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Exclusive download and interview: John Butler Trio’s “Revolution”

Exclusive download and interview: John Butler Trio’s “Revolution” (photo)

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Australian songwriter John Butler has five studio LPs and four live albums, which should tell you what you need to know about his aims: He thrives in the live environment, where his dialogue can engage, where his John Butler Trio can stretch and embolden his rock and where he can put a little more grit into anthems like “Revolution.” Indeed, “Revolution” is a call to continual action by the concerned citizens of the world and an acknowledgement that change can come gradually, if we keep it as a consistent aim. Download “Revolution,” taken from Butler’s new Live at Red Rocks set, here.
Butler plays Terminal 5 in New York tonight and tomorrow night. He’s on tour throughout September.

You’ve enjoyed a lot of international success, yet you’ve stayed in Australia. Why?
That’s just where my heart is; my heart’s in Australia. I’ve lived over east in Australia, and I spent a short time in New York. I spend a lot of time on the road– eight months sometimes on the road or a year. Australia is where my spirit feels the most at home. I’m not really interested in moving to New York, or London, or any other place to further my career. I leave home enough to further my career. I don’t need to completely move away from home.

Every time you leave, what’s the hardest part? What’s the best thing about returning?
It’s hard to leave home and leave my family, but luckily, we travel together a lot–me, my kids and my wife. I’m meeting them in five days in New York, and then we travel. I’ve been away for three weeks, but we travel for the next month and a half together. We have a family assistant; she’s also a qualified teacher, so she teaches our children on the road. We try to stay tight in one way or another, physically or emotionally.
Leaving them doesn’t get easier; it just gets harder. The best thing about coming home is about a week after I get home. I can settle. It takes about a week for everything to settle again. We’re annoying each other, me and my wife, for about a week, and then it’s all back to normal. The best thing about home is really just being with family–going out in the garden, making tree houses, lighting a fire in the back yard. It’s the simple things that are often the best.

Do you write best at home or on the road?
I definitely get a lot of writing done when I’m at home, but I also get a lot of writing done when I’m on the road. Inspiration can come at any time. When I have enough time off, lots of songs will come, and when I’m off the road, they come quite rapidly. But they come regularly whether I’m on the road or off the road. Things get into my mind, and they’re like little spirits that want to have a life. They choose to have a life through music.

Tell me about the song “Revolution.” How old is it, and what inspired it?
It’s a couple years old. In my country, like yours, often it’s hard not to look around and feel like there’s something happening on a global level. A lot of it’s quite disturbing. It’s hard not to look around and try to ask the questions, “Does anybody see the insanity that’s going around at the moment? Is it just me, or has anyone else seen this craziness, this madness of destruction, whether through war or killing people through the economy?”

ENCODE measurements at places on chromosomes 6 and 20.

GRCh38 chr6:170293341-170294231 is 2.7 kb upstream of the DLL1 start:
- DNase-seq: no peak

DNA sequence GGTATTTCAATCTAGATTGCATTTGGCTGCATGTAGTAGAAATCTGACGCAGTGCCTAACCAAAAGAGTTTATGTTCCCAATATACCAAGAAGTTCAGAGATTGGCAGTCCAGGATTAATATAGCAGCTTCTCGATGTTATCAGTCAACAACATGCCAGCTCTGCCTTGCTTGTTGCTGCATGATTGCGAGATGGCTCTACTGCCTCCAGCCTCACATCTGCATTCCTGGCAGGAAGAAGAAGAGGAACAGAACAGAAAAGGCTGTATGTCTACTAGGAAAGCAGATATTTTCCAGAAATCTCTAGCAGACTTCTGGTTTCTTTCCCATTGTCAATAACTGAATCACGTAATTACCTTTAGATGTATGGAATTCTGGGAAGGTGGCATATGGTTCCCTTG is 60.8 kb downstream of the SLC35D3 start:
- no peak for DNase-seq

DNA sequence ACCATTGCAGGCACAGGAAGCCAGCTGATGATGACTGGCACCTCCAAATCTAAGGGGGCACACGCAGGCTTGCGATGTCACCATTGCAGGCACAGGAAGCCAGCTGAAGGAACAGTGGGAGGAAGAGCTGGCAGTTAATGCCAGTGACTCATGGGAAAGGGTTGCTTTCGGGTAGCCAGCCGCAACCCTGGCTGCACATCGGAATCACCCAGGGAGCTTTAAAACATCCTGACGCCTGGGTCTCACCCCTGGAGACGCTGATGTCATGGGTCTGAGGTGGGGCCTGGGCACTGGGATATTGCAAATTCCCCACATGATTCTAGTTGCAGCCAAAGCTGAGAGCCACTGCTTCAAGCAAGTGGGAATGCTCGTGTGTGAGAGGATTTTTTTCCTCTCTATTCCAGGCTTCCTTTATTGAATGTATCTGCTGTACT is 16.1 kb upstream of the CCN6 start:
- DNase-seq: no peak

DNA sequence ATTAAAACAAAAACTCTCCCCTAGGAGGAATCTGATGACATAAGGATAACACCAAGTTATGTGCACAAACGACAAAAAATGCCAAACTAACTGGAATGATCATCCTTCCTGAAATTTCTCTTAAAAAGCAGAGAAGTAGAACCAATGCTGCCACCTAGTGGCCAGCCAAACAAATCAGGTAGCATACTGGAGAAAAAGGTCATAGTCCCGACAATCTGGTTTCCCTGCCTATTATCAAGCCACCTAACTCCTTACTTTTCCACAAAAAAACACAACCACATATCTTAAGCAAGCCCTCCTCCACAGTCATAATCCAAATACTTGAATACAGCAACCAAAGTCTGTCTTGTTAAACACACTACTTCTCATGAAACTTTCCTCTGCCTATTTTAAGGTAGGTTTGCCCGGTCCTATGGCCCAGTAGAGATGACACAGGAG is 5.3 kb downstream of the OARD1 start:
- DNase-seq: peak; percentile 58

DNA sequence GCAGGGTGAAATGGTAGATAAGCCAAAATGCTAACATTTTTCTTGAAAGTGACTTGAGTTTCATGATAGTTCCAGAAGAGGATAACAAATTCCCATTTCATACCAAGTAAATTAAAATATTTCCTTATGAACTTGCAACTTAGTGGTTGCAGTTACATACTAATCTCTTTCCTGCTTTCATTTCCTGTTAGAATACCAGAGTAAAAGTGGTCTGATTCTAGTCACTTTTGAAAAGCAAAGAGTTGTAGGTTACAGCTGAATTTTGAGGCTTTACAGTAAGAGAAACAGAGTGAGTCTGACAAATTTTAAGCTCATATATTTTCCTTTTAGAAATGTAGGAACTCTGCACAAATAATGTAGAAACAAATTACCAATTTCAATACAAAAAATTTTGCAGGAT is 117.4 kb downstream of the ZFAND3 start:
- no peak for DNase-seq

Countries are starving because of the World Trade Organization or the World Bank or from mining the hell out of the world. My state is completely infested with mining companies that are basically digging holes everywhere and are disenfranchising people in the process. When I look at all this stuff, it’s quite overwhelming. As a citizen of the world, it doesn’t feel natural, and it doesn’t feel right.
The song is an observation of those things and trying to find some redemption in it. It’s so overwhelming to be completely surrounded by that feeling all the time; I had to find some redemption and to take back the definition of revolution. The word has been completely manipulated by moneymakers, whether it’s the Pepsi revolution or the digital revolution or the revolution in new underwear. Whatever it is, the revolution is completely impotent. So I had to find out what revolution meant to me.
Revolution looks like evolution with an “r” in front of it. Having to look around, and seeing what’s happening on the planet, I try to focus on the good things and realize that revolution, although it’s extremely slow and painful, is underway as we speak. It’s not something that’s going to come around one day; it’s happening as we speak, but it’s just happening very tediously.

I’ve been reading this book by another Australian thinker, Paul Gilding. It’s called The Great Disruption: Why the Climate Crisis Will Bring On the End of Shopping and the Birth of a New World, and it’s about the revolution the world will soon face. Is Australia on a vanguard of these sorts of politics, or the opposite?